Brexit Briefing

Eoin Molloy (Content Editor) Ireland

February 14, 2019

Unwelcome Valentine's Day surprise looks likely for Prime Minister

Last night Conservative MP Mark Francois told BBC News that he and the other members of the European Research Group (ERG) will vote against Ms May's motion on Brexit scheduled for today, citing the fact that it explicitly rules out a no-deal British exit from the European Union.

The ERG is comprised of 50 or so Tory MPs, all of whom favour a hard or no-deal Brexit. Although the ERG do not vote as a bloc, the precarious nature of Ms May's slim majority means that she would be in very real danger of losing another vote if even a handful decide to vote down her proposals or abstain.

Prime Minister May had committed to holding more debates on all possible Brexit outcomes to put paid to allegations that she is simply 'running down the clock' towards a no-deal outcome, yet this commitment has yet to bear fruit. 

In a statement made to the Today programme, International Trade Secretary Liam Fox reprimanded his fellow Conservative MPs for jeopardising the position of the party. He said there is a 'tendency' for MPs to view voting as an 'academic exercise' but that they should remember that European negotiating teams will be watching these debates to gauge whether making concessions is worthwhile, or if they would simply be voted down by a divided Commons.

The vote is due to be held this evening. 

 

 

Former Taoiseach appears before Commons committee

Ex-Taoiseach Bertie Ahern appeared before the House of Commons committee, Exiting the European Union, yesterday to give his thoughts on how the border issue may be solved before March 29, and how a no-deal outcome might affect Ireland's constitutional relationship with the North. The difficulties surrounding the border debate and the implementation of a physical partition have raised many theoretical legal questions, particularly in relation to the Good Friday Agreement of 1998.

Famously, articles 2 and 3 of Bunreacht na hÉireann once asserted claim to 'the whole island of Ireland' and stated that the 'national territory' included all of the 'islands and seas' which surround us. These were amended pursuant to the Good Friday Agreement following the adoption of the nineteenth amendment to the Constitution by popular vote. Article 2 now reads:

'It is the entitlement and birth right of every person born in the island of Ireland, which includes its islands and seas, to be part of the Irish Nation. That is also the entitlement of all persons otherwise qualified in accordance with law to be citizens of Ireland. Furthermore, the Irish nation cherishes its special affinity with people of Irish ancestry living abroad who share its cultural identity and heritage.'

Article 3 allows for the re-unification of the island only where it is the will of a democratic majority of the people. Speaking at a reception to commemorate the Easter Rising in 1998, Mr Ahern - being one of the chief architects of the deal - stated: 'the British government are effectively out of the equation and neither the British parliament nor people have any legal right under this agreement to impede the achievement of Irish unity if it had the consent of people North and South' of the border.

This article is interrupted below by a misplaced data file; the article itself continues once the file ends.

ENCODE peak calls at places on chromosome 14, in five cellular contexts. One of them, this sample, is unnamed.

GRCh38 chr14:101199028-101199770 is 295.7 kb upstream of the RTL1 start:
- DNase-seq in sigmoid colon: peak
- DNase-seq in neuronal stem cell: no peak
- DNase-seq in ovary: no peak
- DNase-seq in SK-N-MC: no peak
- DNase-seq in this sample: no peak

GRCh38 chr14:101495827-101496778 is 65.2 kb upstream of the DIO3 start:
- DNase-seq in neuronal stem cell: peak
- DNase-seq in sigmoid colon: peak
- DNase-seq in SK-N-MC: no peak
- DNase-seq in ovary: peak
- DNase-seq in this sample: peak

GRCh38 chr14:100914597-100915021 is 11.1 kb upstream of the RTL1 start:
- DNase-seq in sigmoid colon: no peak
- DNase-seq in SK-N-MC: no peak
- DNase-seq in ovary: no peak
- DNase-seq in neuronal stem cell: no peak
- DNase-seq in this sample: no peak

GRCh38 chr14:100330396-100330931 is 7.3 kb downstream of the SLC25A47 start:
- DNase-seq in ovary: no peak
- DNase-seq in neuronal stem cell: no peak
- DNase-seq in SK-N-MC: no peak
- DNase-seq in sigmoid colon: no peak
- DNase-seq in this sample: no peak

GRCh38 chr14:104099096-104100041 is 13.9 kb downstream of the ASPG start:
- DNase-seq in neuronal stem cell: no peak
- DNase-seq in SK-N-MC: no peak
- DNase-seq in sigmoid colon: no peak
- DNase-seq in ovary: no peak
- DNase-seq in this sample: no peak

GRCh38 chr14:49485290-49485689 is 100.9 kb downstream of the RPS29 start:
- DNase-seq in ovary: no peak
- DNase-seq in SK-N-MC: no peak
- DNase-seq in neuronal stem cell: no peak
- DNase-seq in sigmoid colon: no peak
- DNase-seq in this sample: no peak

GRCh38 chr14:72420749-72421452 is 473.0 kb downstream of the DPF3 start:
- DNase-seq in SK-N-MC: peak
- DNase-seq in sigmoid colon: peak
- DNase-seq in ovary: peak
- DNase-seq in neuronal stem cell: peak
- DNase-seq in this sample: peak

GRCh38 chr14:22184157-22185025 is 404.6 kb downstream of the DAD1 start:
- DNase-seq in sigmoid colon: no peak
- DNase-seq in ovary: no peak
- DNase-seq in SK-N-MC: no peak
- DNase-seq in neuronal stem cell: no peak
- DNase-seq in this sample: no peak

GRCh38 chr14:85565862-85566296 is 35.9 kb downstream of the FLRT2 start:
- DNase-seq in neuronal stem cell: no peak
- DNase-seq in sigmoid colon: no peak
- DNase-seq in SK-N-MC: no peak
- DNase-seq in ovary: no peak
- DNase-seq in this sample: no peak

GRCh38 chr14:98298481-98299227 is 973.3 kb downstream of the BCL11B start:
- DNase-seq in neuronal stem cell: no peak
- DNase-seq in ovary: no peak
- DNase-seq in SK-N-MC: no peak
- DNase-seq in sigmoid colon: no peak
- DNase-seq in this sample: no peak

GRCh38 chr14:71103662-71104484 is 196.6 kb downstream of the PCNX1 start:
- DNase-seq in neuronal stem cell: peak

Therefore, it should come as no surprise that when asked by MP Peter Grant whether Ireland would consider 're-joining the UK to solve all of the problems' posed by Brexit, Mr Ahern's answer was an unequivocal no. For further reading on this issue, see the Murdoch and Hunt entry on the Good Friday agreement.

 

 

No contingency plan for post-Brexit data flows

It was once remarked that only two things in life are certain: death and taxes. For citizens of the European Union, it is fair to say that the General Data Protection Regulation (GDPR) should be added as a third certainty to that list. Since it was introduced in May 2018, GDPR has never been far from the headlines.

On 28 January, the UK Department of Digital, Culture, Media and Sport issued guidance to help businesses to continue to comply with data protection post-Brexit, clarifying that GDPR will remain in place even in the event of a no-deal. The document notes:

'The UK does not intend to impose additional requirements on transfers of personal data from the UK to the EEA, therefore, organisations will be able to send personal data to organisations in the EEA as they do currently. However, transfers of personal data from the EEA to the UK will become restricted once the UK has left the EU.'

Under current rules, where a third party country outside of the EU wishes to receive transfers of data from entities within the European Economic Area, the country in question must pass an assessment whereby the EU will decide whether or not that country has in place an adequate regime of data protection. The UK is currently pressing for this, however a decision will not be made until Brexit occurs.

The European Union released redacted documents on Monday 11 February relating to a conversation between Vodafone Group plc and Mr Martin Selmayr of the Commission. While this document has no legal effect and is merely annotated minutes of a meeting, the Commission representative makes it clear that no special contingency measures will be put in place to deal with a no-deal Brexit.

 

 


Note: This article is not intended to be relied upon as legal advice. Any errors should be notified to the editor and will be dealt with accordingly.

 

 

 

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